Image copyright HANK JOHNSON/OPB Image caption Ford entered politics in the Toronto district of Etobicoke in 2010
Toronto Mayor John Tory is fighting for his political future and his future with the citizens of the city he leads.
Deputy Mayor Norm Kelly had announced on Tuesday he would “vigorously contest” a city council vote on whether he should be replaced by Mr Tory.
Mr Tory, too, has said he will fight to keep his job.
The officials in charge of selecting the city’s next mayor will meet on Friday to settle on a date for the vote – but the contenders appear clear.
What is clear is that Mr Tory must win.
Mr Kelly and Giorgio Mammoliti, a long-time member of council and once named by Mr Tory as the best shot at defeating him, have both announced their resignations.
If Mr Kelly wins the vote, he will serve until 2019, the last full year of the mayor’s term. Mr Tory will serve until 2018.
But if he loses the vote on Friday, the mayor will resign.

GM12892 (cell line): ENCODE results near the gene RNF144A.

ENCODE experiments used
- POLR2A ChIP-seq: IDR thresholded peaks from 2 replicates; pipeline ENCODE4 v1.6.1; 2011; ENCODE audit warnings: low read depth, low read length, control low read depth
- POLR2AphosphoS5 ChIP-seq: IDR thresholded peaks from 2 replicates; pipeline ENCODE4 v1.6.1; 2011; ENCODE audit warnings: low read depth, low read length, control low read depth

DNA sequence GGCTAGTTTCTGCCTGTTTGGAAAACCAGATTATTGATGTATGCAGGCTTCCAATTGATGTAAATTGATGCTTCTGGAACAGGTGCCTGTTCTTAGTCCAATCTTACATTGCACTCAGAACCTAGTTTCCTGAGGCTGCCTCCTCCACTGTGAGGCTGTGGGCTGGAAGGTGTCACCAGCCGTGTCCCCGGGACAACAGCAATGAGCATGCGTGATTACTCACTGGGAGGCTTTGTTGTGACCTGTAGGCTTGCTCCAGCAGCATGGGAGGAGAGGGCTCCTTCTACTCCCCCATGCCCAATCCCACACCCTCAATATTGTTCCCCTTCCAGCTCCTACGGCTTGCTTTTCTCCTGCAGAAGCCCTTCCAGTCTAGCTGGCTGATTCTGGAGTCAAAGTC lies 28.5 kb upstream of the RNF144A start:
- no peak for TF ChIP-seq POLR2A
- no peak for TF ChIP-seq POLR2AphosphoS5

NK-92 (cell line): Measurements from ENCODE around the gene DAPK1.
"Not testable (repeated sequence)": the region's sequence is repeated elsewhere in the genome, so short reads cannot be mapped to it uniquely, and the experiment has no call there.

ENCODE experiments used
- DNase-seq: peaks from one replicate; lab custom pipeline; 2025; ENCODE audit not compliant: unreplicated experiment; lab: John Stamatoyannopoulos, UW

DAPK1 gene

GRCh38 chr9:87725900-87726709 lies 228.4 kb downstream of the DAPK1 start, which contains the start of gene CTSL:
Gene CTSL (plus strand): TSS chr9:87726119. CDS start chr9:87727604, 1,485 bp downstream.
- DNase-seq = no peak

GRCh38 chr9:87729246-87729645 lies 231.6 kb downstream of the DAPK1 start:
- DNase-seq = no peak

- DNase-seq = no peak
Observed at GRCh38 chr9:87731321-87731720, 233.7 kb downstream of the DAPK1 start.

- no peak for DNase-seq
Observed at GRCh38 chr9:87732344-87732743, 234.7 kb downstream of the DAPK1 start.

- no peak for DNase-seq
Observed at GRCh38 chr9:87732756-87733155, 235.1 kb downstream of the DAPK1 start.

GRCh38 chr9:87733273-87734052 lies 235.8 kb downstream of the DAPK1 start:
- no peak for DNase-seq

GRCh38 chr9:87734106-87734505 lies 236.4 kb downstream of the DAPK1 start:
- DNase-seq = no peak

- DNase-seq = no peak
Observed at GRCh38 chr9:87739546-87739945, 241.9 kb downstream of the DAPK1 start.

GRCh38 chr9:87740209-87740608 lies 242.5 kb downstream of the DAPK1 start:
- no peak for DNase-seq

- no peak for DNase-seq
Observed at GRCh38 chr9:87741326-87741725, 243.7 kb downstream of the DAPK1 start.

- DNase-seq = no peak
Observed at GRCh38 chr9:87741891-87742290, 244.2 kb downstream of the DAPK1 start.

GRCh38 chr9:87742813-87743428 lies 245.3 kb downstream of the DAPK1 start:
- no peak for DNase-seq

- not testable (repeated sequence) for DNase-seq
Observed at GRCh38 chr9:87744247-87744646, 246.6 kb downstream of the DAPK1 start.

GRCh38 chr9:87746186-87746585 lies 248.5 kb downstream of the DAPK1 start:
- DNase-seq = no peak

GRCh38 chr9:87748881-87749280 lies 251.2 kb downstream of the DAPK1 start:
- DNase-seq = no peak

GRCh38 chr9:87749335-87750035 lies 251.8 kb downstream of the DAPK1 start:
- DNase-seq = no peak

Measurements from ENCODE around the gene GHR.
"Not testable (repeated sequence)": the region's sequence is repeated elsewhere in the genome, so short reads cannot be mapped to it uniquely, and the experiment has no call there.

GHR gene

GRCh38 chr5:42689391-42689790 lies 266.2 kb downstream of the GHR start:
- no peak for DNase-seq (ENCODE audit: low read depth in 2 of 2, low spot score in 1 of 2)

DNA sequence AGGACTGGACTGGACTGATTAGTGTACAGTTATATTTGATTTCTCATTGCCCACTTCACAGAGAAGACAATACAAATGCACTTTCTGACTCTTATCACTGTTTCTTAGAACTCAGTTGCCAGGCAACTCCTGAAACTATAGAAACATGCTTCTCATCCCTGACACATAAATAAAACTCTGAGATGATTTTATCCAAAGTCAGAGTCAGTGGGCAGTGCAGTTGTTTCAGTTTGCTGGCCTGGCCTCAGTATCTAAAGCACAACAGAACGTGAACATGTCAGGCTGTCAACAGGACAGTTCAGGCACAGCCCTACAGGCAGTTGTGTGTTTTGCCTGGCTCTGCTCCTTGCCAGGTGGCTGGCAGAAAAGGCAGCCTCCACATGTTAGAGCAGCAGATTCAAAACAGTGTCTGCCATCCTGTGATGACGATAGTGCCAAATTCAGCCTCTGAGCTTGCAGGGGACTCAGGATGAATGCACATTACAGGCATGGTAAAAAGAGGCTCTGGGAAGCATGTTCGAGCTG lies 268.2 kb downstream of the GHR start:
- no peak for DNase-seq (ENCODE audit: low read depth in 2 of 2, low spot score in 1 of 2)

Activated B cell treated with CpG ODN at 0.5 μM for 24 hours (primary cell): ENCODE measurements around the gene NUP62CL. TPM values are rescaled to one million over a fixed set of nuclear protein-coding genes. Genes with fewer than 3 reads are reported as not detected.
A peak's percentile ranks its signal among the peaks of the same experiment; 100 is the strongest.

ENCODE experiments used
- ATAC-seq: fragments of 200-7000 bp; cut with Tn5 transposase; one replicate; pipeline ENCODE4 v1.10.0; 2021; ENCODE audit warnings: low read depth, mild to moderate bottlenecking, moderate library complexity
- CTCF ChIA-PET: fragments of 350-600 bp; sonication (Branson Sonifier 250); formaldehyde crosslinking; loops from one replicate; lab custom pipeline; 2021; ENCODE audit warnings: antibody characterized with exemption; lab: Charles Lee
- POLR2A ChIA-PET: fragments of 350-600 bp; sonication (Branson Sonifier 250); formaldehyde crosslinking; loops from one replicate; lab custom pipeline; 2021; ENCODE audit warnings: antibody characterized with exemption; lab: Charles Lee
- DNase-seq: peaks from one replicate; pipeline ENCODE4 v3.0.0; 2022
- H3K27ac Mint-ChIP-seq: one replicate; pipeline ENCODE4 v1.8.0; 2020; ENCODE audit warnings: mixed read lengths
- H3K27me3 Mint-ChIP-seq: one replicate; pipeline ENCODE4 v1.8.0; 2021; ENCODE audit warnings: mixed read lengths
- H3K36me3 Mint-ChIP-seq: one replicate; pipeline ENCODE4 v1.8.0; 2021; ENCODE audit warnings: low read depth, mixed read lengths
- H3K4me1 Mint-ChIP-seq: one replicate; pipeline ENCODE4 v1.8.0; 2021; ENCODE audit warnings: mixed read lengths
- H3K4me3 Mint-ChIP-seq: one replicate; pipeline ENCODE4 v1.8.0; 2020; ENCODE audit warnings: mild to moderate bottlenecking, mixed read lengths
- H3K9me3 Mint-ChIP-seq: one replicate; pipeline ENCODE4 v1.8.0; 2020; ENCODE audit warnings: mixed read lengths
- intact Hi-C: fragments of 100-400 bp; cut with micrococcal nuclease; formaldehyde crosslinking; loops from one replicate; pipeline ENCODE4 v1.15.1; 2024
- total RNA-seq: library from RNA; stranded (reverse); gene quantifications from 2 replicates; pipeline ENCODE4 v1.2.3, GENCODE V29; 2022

The Telegraph says around 100 people have reportedly registered to vote as part of the attempt to boost Mr Kelly’s chances of winning.
“We can’t have a secret ballot. That’d be very dangerous,” said the boss of Toronto City Clerk Karen Stintz’s office.
Mr Kelly supporters tell the BBC that the special ballot will cost the city “well into millions of dollars”.
But what the vote could cost Mr Tory is his job as Toronto’s mayor.
What is being debated in Toronto
Where is the process
Image copyright HO/HINKLEY/BBC Image caption Protestors clash with police
The role of council. The two candidates must be eliminated in a series of two-minute verbal debates in the City Hall atrium.
The candidates must then raise their hands to show whom they would want to support. The elected official standing nearest the ballot will then vote for that candidate.
If no candidate has a majority of the “yes” votes cast, they will return to the City Hall atrium to declare: “Result: Campaign is suspended. Now is the time to unite behind our candidate, in the strongest possible terms.”